the inspector general's office on Aug. 31. "I hope you
investigate before it is too late."
Another similar complaint, that mostly focused on problems
in the rulemaking process, was slipped under the inspector
general's door about the same time.
The author of the emailed complaint, who purports to be a
CFTC employee, declined to reveal his or her identity to
Reuters for fear of retaliation. In an interview, the author of
the complaint slipped under the door also declined to be named
publicly, but confirmed that the two complaints are from
"The whole way it's progressed has been less than ideal,"
said this second whistleblower. "When the team first started,
it was a lot of people with broad and deep institutional
knowledge," this person said. "There are people on the team now
that have been in the futures business less than a year and
been at the CFTC even less than that."
Lavik, the inspector general, told Reuters in an interview
that the two complaints are too "vague" and "unconvincing" to
merit any investigations at this point.
However, his office is in communication with at least one
of the whistleblowers to get more information.
RULES FEARED INCOMPATIBLE
The emailed complaint in particular hinges on discrepancies
between the draft of the final position limits plan and a
separate but critically related large swaps trader reporting
rule that is tentatively scheduled to become effective on Sept.
The large swaps trader reporting rule, which was approved
with little fanfare, will allow the CFTC to begin collecting
the data it will need in order to gauge the size of the
over-the-counter market and set the position limits.
But internal critics, including the whistleblowers, say
there have been ongoing concerns that the kind of data that
will be collected by the new large swaps trader reporting rule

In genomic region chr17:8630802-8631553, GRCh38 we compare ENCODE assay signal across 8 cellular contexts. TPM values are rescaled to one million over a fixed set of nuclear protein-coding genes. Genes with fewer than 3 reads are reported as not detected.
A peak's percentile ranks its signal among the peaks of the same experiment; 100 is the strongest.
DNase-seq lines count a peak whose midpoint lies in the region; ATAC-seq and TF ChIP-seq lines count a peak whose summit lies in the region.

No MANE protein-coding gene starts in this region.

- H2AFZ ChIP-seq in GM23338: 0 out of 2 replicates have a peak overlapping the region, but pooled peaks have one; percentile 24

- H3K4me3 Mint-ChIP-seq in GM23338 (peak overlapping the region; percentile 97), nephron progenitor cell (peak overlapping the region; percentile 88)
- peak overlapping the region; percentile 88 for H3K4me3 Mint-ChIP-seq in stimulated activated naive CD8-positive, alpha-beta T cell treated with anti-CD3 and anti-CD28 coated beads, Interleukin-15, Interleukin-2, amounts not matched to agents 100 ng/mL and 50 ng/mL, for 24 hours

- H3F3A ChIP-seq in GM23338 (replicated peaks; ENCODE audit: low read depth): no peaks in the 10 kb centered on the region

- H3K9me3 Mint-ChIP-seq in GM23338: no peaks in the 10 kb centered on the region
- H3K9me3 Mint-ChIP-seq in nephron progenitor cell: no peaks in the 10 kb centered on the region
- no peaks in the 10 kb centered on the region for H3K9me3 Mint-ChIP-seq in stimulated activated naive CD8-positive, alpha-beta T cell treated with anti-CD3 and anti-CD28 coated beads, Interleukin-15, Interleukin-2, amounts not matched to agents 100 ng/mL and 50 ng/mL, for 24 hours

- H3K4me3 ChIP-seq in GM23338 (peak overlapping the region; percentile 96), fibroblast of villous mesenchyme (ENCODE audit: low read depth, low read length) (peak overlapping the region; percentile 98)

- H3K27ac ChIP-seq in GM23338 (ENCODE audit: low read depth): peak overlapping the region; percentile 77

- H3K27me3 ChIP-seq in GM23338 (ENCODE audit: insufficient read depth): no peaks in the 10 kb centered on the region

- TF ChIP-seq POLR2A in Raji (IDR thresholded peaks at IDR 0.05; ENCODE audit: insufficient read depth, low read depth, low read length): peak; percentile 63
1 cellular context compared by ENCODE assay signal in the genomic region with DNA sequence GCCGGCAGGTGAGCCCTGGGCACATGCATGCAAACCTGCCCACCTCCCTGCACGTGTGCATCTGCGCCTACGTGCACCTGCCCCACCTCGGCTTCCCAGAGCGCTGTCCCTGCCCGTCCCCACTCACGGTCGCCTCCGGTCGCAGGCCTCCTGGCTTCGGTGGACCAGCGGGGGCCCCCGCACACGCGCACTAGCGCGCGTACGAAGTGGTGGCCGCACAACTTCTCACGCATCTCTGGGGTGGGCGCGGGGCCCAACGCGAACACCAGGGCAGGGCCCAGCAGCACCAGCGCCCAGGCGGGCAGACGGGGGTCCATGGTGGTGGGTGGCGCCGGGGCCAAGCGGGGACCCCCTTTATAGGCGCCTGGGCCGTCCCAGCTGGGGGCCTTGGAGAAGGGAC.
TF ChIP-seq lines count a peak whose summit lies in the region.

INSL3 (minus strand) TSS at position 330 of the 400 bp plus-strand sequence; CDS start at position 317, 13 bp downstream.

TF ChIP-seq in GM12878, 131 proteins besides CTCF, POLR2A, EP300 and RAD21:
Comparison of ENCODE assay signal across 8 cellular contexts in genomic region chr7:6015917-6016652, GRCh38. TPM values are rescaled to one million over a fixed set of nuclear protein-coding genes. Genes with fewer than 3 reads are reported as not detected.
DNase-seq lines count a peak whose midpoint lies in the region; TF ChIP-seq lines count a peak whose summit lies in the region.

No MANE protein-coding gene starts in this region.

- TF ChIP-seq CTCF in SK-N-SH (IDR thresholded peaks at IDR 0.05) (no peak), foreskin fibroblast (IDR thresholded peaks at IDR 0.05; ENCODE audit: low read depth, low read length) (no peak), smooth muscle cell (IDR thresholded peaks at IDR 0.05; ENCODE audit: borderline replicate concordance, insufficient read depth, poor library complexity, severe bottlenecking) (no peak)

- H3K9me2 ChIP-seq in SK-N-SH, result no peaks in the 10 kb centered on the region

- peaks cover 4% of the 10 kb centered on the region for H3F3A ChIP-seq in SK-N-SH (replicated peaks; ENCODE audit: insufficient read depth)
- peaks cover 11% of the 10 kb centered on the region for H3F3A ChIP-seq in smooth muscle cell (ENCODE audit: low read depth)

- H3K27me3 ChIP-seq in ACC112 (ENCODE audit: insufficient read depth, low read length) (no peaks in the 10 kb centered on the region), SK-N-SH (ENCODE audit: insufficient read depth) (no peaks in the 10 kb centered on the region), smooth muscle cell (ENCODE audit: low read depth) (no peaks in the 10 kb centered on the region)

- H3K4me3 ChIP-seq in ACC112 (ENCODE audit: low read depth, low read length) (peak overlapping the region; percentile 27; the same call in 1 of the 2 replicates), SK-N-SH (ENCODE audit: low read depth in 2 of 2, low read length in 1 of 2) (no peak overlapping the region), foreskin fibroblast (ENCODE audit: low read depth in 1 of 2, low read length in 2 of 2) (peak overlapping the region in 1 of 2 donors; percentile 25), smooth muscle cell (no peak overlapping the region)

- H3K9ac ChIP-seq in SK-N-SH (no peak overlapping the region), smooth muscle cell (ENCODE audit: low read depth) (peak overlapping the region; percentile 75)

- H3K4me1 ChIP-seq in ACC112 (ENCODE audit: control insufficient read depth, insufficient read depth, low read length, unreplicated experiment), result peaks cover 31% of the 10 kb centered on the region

is inconsistent with the draft of the final position limits
rule. A partial draft of the final position limits plan is now
sitting on commissioners' desks, awaiting their review.
Unless the two rules are reconciled before the position
limit rule faces a final vote in the coming weeks, critics say
the agency will not be able to adequately measure and set
"The (position limits) team lead chose to forge ahead with
a plan that required a completely different information set and
is thus planning to propose something that cannot possibly be
implemented," the emailed complaint said.
The position limit rule is already considered by many
experts to be vulnerable to court challenges, especially after
the Securities and Exchange Commission in July had a federal
appeals court reject a rule on proxy access because of an
inadequate economic analysis.
Craig Pirrong, a professor and a director for the Global
Energy Management Institute at the University of Houston, said
concerns by internal CFTC staff about the rule-making process
could make it even easier for companies to challenge the rule.
"To the extent that there are hints that there are
procedural failings in the way that the rule was drafted and
adopted, that would provide some potential additional basis for
lawsuits," he said.
(Reporting by Sarah N. Lynch, additional reporting by